Mar 22 2021

How to Proactively Manage Shadow IT

Universities can reduce and secure shadow IT without impeding productivity.

Shadow IT, the practice of using applications and systems without the explicit approval or knowledge of IT staff, is a growing challenge in higher education. The pandemic has accelerated cloud adoption not only at the enterprise level but also at the user level, increasing the likelihood that shadow IT will proliferate.

The Everest Group reported in 2019 that the cost of dismantling shadow IT accounted for 50 percent or more of IT spending in large enterprises. And shadow IT is as much a problem in higher education as in other industries — perhaps even more so, given the diversity of higher education user groups and its relatively open IT environment.

Shadow IT Can Be a Slippery Slope

Shadow IT grows because of a lack of awareness, both on the part of users and the IT department. A wide variety of tools are brought into institutions under the radar, without explicit IT approval or knowledge.

A user needs something to get the job done and, without thinking, signs up for a web-based application: Need online messaging? Why not the same WhatsApp you use for your personal life? Want to do a VoIP or videoconference call? If you don’t love the videoconference solution your institution offers, why not just use the free version of Zoom you use at home? Need to transmit large files? It’s easy to sign up for a Dropbox account, particularly when you’re trying to get the job done remotely.

But in none of these scenarios is any thought given to control, management or security. Self-reliance is often a virtue, but not when it puts the university at risk.

The IT department may be blind to the issue, with no clue about how many unauthorized apps are being used, particularly when those applications are connecting from a home office.

It’s often unclear what security protections the applications are using, and frequent reuse of login credentials, weak passwords and phishing attacks leave user accounts on unauthorized services vulnerable.

With shadow IT, there is also the problem of application confusion and oversaturation. It’s messy when people are deciding for themselves which messaging application or file-sharing service to use.

MORE ON EDTECH: How to secure higher ed’s growing number of remote devices.

How to Protect Against Unauthorized Access

Unauthorized software may not meet the security standards required by the institution. There are several categories of risk that need to be considered:

  • Data protection issues: Where is the data being stored? How is it protected? Can the user upload sensitive data to the cloud, where it could be leaked? Is data encrypted? Who controls the encryption keys? Can the user download files that contain malware and spread them to other members of the team?
  • Compliance: The university’s compliance efforts may be squandered if the actual state of software is unknown. Will use of the service put the institution in conflict with industry regulations or even laws?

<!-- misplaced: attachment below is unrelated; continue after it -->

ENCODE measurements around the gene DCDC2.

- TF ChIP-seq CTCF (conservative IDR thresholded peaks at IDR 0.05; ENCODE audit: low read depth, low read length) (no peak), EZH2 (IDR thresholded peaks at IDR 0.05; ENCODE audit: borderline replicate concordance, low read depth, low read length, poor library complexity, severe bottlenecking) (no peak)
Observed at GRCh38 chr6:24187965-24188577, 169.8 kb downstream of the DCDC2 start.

• Software asset management: Licenses procured without IT knowledge expose the institution to risk, potentially with severe sanctions. How do unknown applications and data relationships affect the carefully populated configuration management database?

How to Develop Proactive Prevention

Fortunately, the sea of shadow IT is not as murky as it may seem. The best approach involves five steps:

  1. Establish a baseline of acceptable applications. Recognize there are probably many instances of shadow IT in your institution, most of which use well-known tools such as mail, messaging, conferencing and large file transfer services. Focus on the most popular ones and determine if you can sanction a subset of them.
  2. Clarify the policy. Establish a clear policy on which devices, systems and software your faculty, staff and students can use. Communicate that policy to all users — not just once, but often. Remember that consistent user education strengthens your first line of defense.
  3. Gain visibility. Detect and catalog all software running in the organization by using a software asset management solution, such as an asset management suite. This can integrate compliance, license entitlement, discovery and more in one interface.
  4. Triage unacceptable risk. Conduct a detailed analysis of the risks associated with unauthorized applications. A cloud access security broker, such as McAfee MVISION, ensures real-time data protection. For tighter control with virtual desktop infrastructure tools such as Citrix XenDesktop, let IT control a secure desktop image with only sanctioned applications.

MORE ON EDTECH: Know the difference between DaaS and virtual desktops.

  1. Create a long-term plan to fill functionality gaps. Run strategic analysis of usage patterns. Recognize that the institution needs a full range of tools and services to function properly.

Students, faculty and staff are constantly trying to work as efficiently as possible, particularly when they are doing so away from campus. It’s up to IT to provide them with secure solutions that make this easier.

Shadow IT is a problem, but it serves one good purpose: It provides a view of what capabilities users really need, while software asset managementvirtual desktop infrastructure and cloud access security brokers can help IT exercise control and governance over the entire landscape of applications. As always, user education plays a key role.

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Planning for the Future 

Today’s higher ed device management programs must meet the needs of tomorrow’s campuses. Is yours ready?